What are cerebral sphingolipidoses

The collective term sphingolipidoses is a whole group of pathologies that are characterized by abnormal metabolism in terms of lipids and impaired metabolism. About what is included in the group of pathologies, and about their features you will learn from the article.


  1. What are cerebral sphingolipidoses.
  2. Lipofuscinosis and its waxy forms.
  3. Relationship to leptin.

What are cerebral sphingolipidoses

Lipidoses are forms of dyslipidemia that are characterized by disorders of fat metabolism of various kinds. If it is a disorder of lipid metabolism, we speak of sphingolipidoses. There are many of them, the group of cerebral disorders includes hereditary pathologies with muscle hypertonicity, progressive spastic palsy, vision loss, usually with central retinal degeneration and optic atrophy, seizures and mental defects. All these clinical manifestations are combined with abnormal cumulation of sphingomyelin and related fats.

Several forms of the pathology are distinguished, which differ from each other in their clinical manifestations and in the timing of their visualization:

  • pediatric (Tay-Sachs disease);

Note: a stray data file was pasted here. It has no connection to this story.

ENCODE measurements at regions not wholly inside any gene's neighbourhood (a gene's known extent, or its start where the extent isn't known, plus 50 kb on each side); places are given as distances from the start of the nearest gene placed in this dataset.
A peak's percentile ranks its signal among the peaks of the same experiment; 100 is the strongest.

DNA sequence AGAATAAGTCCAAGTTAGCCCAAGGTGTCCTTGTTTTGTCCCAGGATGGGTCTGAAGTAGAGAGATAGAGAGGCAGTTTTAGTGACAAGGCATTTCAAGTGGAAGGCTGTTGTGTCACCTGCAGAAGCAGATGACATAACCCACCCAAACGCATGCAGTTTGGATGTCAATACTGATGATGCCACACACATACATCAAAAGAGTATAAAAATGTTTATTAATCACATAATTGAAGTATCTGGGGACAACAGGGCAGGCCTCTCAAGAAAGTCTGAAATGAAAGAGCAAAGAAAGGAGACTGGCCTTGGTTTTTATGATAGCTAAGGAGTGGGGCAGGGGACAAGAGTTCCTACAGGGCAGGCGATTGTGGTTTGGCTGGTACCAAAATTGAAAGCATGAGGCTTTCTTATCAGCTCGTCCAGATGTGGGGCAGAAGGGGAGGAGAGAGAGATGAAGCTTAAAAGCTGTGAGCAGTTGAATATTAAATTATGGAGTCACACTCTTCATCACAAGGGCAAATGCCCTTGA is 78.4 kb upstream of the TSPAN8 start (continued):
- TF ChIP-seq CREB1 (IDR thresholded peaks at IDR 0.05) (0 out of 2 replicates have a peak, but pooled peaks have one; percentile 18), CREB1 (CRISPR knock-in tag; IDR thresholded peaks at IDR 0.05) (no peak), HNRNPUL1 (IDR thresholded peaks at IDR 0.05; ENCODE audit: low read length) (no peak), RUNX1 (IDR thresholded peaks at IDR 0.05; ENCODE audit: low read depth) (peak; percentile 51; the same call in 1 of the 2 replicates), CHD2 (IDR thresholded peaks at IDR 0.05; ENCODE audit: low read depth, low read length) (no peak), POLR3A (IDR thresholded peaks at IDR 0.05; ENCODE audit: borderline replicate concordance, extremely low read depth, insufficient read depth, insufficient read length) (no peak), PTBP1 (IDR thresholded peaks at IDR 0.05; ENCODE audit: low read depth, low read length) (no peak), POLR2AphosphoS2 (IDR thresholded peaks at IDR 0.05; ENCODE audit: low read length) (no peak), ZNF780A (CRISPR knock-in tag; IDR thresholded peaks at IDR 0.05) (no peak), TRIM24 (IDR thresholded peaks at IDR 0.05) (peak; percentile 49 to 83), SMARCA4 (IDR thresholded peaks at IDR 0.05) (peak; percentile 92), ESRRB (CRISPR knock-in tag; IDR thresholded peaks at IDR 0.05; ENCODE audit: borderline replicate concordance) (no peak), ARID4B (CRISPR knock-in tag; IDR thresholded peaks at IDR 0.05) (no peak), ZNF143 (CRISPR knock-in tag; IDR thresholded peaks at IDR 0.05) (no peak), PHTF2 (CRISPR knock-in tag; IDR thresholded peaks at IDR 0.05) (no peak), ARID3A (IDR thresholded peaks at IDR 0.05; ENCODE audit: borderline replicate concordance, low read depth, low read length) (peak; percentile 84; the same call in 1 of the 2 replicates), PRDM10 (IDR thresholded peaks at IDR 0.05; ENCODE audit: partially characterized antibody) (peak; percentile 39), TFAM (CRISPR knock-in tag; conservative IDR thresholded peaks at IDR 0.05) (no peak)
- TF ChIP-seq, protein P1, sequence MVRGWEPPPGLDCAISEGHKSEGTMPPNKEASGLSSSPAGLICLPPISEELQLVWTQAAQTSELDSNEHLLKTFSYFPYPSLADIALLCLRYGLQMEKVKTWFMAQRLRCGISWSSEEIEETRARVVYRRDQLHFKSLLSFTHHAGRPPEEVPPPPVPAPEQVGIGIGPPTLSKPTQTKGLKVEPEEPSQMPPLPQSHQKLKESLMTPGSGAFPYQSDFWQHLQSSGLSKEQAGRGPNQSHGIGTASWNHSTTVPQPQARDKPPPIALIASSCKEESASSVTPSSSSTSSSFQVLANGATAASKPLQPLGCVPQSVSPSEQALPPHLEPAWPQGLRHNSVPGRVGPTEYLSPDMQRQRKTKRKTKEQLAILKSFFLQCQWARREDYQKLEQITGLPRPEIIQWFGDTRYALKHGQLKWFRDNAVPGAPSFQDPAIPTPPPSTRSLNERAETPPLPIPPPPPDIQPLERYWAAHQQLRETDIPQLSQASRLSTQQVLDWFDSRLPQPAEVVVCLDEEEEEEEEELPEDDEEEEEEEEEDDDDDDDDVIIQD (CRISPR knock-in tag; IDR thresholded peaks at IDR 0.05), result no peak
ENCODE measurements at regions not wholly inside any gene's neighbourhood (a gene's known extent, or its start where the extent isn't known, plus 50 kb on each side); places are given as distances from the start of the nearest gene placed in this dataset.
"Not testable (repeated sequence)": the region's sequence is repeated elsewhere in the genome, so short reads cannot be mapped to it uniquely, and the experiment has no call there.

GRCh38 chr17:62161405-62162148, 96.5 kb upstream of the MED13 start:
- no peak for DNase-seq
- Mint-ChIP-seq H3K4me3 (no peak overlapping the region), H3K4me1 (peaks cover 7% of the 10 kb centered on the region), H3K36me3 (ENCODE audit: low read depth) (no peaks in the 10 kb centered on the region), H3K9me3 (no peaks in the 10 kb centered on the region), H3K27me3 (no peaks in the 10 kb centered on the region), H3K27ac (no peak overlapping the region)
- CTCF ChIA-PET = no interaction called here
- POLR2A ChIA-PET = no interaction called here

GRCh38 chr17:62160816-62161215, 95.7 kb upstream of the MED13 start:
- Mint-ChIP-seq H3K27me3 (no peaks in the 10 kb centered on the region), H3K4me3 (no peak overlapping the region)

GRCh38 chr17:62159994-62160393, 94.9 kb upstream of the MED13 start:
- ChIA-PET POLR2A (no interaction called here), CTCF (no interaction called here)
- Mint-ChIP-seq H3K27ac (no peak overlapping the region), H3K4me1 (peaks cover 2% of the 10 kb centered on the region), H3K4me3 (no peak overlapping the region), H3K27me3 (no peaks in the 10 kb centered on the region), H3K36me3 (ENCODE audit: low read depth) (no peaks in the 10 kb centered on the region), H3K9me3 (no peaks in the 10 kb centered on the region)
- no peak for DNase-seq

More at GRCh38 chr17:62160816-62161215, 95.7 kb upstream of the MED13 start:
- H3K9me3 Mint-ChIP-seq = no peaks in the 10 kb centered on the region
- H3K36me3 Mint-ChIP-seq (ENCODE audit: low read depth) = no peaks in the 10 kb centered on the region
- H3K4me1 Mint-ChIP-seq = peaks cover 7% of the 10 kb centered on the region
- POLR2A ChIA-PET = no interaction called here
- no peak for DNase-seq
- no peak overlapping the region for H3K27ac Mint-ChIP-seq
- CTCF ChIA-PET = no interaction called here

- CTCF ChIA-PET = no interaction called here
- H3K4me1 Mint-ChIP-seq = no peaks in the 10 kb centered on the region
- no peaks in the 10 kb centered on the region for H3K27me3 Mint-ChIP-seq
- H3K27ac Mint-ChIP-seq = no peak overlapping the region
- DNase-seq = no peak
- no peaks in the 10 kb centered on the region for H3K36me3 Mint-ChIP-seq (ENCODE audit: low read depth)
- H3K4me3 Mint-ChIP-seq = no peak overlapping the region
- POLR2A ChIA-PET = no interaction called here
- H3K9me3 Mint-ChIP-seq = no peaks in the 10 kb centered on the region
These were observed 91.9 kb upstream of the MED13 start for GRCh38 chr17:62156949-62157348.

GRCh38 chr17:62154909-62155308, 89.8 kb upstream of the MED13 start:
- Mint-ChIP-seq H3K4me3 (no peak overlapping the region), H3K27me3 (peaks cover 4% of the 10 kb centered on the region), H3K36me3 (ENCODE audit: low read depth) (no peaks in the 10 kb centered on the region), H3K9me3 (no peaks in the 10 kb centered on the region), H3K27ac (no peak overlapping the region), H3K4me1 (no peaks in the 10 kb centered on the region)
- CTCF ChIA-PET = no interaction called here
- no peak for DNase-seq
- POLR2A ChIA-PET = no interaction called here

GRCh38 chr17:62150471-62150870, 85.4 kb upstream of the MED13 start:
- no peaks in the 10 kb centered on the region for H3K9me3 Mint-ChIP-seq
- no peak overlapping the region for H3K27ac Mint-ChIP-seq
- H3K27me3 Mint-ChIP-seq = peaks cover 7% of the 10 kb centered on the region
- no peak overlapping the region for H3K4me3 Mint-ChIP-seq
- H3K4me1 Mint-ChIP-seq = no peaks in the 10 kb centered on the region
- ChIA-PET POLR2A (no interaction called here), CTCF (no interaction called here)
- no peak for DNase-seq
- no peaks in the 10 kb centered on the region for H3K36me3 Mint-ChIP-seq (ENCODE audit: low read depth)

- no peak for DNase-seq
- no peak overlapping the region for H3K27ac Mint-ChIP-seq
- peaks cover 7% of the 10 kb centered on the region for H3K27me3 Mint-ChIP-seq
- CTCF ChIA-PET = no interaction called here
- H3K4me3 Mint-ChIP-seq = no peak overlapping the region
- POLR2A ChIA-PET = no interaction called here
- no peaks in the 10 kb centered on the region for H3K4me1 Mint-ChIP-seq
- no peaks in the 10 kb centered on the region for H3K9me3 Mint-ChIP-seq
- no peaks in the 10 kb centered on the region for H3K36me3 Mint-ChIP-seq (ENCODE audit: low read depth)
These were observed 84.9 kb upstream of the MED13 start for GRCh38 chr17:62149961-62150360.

• yuvenile (Jansky-Biliovsky, Spielmeier-Vogt, or Butte-na-Meyot disease);
  • adult (Kufs disease).

Synonyms for the disease are cerebral lipidosis, cerebromacular degeneration, amaurotic idiocy, and familial amaurotic idiocy. Domestic medicine also includes amaurotic congenital idiocy to types of amaurotic idiocy.

Lipofuscinosis and its waxy forms

One of the diseases of the group of cerebral sphingolipidoses is lipofuscinosis. This is the name given to the pathological cumulation of the fat-containing pigment. Waxy lipofuscinoses (ceroid, ceroid-lipofuscinosis) are especially important from the clinical point of view. This is a neuronal group of diseases with different types of inheritance but with obligatory pigment accumulation (these diseases are also referred to the group of cerebral sphingolipidoses).

These pathologies belong to the group of lysosomal accumulation diseases. Symptoms of the diseases are caused by excessive accumulation of lipofuscin pigment in the lysosomes of nerve cells and many other tissues of the body, including the liver, spleen, myocardium, and kidneys.

Affiliation with leptin

Affiliation with leptin is explained by the close proximity of the centers of fat metabolism and metabolic disturbances to the centers of eating behavior. The control of fat metabolism is multilevel, involving both gene mutations with autosomal dominant inheritance and impaired adipose tissue hormone perception with the development of leptin resistance. Of course, leptin plays an insignificant role in this variant, but one cannot ignore its possible intersection with lysosomal neurons.

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